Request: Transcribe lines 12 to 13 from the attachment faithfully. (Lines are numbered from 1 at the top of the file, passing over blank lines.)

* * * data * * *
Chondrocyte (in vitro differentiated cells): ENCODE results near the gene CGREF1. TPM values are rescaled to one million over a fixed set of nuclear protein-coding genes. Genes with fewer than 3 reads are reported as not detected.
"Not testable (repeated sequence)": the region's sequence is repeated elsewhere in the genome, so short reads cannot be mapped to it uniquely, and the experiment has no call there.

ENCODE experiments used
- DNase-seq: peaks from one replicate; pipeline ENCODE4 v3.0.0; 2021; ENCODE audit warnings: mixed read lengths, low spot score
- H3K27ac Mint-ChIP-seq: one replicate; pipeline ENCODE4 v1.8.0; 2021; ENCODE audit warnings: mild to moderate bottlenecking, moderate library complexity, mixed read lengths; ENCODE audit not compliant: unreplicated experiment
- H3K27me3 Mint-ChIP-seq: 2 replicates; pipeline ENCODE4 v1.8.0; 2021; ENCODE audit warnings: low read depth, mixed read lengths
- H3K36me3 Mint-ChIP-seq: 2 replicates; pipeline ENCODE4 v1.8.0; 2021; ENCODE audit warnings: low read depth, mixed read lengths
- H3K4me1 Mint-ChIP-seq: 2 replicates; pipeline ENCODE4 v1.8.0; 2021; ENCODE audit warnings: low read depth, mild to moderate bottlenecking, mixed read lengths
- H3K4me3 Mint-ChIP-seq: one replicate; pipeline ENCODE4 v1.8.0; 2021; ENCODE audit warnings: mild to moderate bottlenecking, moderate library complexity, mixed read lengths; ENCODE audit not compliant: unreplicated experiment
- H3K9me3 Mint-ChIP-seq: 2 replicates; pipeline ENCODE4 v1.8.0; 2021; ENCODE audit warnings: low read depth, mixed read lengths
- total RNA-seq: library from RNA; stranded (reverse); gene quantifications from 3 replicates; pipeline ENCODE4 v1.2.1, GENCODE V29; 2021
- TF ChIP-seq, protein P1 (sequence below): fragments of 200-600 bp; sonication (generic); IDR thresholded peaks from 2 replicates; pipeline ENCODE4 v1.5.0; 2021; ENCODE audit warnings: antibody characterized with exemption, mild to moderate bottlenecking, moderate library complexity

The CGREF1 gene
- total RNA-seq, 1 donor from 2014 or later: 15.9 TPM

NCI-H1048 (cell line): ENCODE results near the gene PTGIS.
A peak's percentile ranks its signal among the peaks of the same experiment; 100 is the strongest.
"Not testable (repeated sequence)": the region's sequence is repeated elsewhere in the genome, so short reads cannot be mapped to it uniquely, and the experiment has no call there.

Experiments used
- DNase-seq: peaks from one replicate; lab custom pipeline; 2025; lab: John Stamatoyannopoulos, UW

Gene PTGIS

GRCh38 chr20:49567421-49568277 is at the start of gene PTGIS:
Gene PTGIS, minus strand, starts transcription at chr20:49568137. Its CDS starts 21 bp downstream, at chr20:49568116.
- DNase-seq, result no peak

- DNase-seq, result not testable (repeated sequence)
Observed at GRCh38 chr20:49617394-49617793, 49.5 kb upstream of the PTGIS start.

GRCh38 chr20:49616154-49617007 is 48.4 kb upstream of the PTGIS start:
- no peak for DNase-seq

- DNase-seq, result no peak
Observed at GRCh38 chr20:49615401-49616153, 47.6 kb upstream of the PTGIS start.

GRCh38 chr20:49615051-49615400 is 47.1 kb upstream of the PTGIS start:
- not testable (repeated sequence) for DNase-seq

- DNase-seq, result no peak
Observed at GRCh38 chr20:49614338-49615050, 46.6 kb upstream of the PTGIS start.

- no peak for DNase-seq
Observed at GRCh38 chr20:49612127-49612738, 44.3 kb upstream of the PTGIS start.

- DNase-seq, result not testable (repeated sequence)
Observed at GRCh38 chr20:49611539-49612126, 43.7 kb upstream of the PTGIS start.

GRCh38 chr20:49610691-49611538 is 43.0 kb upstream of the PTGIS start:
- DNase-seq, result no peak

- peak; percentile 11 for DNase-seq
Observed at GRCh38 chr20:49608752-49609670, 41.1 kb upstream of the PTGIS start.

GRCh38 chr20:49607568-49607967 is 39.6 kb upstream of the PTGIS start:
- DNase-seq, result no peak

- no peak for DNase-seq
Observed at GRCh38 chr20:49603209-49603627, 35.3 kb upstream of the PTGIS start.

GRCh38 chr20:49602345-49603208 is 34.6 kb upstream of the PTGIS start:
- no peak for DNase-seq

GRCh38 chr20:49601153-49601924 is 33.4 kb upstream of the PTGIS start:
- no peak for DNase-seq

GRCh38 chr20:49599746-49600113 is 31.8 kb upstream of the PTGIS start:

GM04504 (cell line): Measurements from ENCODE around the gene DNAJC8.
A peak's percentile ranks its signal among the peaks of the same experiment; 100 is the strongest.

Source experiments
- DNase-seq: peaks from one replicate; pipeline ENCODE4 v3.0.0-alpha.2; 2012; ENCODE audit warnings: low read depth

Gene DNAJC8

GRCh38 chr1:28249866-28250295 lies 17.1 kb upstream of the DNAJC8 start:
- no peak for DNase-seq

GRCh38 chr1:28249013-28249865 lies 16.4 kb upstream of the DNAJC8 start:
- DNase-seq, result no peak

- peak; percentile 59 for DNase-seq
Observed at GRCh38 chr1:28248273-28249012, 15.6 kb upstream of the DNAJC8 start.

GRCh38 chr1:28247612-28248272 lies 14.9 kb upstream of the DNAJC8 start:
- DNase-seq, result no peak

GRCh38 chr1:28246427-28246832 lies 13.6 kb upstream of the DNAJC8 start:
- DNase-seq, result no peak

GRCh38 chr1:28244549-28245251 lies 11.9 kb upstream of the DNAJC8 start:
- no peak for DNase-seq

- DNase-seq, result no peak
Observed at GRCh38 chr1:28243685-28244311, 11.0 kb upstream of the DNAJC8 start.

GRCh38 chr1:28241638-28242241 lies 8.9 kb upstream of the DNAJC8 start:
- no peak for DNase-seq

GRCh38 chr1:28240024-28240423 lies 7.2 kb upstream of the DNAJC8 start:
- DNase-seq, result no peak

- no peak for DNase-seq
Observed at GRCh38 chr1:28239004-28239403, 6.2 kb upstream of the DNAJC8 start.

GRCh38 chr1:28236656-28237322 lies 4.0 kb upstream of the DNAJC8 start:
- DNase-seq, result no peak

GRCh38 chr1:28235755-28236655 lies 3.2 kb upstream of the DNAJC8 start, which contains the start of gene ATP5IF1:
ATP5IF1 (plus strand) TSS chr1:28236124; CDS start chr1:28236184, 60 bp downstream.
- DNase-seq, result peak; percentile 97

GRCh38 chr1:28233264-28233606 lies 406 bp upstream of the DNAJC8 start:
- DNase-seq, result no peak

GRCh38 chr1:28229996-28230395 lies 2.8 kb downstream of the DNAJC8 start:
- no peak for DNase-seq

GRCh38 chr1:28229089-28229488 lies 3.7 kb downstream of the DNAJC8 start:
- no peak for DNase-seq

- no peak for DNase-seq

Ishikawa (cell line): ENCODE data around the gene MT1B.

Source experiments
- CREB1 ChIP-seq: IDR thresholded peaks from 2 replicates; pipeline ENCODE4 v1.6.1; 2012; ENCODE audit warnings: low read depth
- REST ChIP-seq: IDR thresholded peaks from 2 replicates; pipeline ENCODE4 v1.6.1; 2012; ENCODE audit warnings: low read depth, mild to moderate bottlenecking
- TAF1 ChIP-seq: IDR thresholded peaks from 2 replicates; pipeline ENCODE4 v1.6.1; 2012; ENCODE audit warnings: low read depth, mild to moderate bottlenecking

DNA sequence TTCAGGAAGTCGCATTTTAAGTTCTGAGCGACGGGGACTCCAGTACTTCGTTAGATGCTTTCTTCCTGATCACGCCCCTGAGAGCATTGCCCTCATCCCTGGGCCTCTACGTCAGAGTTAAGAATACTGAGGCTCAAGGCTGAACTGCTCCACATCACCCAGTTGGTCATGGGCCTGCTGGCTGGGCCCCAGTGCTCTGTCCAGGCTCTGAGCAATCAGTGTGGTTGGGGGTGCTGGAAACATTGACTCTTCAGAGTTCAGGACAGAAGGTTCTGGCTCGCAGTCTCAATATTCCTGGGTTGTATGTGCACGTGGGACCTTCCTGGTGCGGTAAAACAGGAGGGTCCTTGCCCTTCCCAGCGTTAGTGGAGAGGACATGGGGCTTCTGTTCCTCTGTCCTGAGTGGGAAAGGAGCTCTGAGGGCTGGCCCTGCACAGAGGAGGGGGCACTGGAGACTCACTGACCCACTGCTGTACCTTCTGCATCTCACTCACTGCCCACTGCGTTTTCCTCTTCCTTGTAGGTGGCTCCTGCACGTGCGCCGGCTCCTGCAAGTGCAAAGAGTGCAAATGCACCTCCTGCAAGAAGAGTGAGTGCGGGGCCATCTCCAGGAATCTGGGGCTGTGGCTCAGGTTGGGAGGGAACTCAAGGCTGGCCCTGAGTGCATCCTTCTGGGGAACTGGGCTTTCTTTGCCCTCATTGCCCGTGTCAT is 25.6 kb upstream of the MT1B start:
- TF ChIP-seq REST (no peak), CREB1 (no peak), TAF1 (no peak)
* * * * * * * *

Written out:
- TF ChIP-seq, protein P1 (sequence below): fragments of 200-600 bp; sonication (generic); IDR thresholded peaks from 2 replicates; pipeline ENCODE4 v1.5.0; 2021; ENCODE audit warnings: antibody characterized with exemption, mild to moderate bottlenecking, moderate library complexity

The CGREF1 gene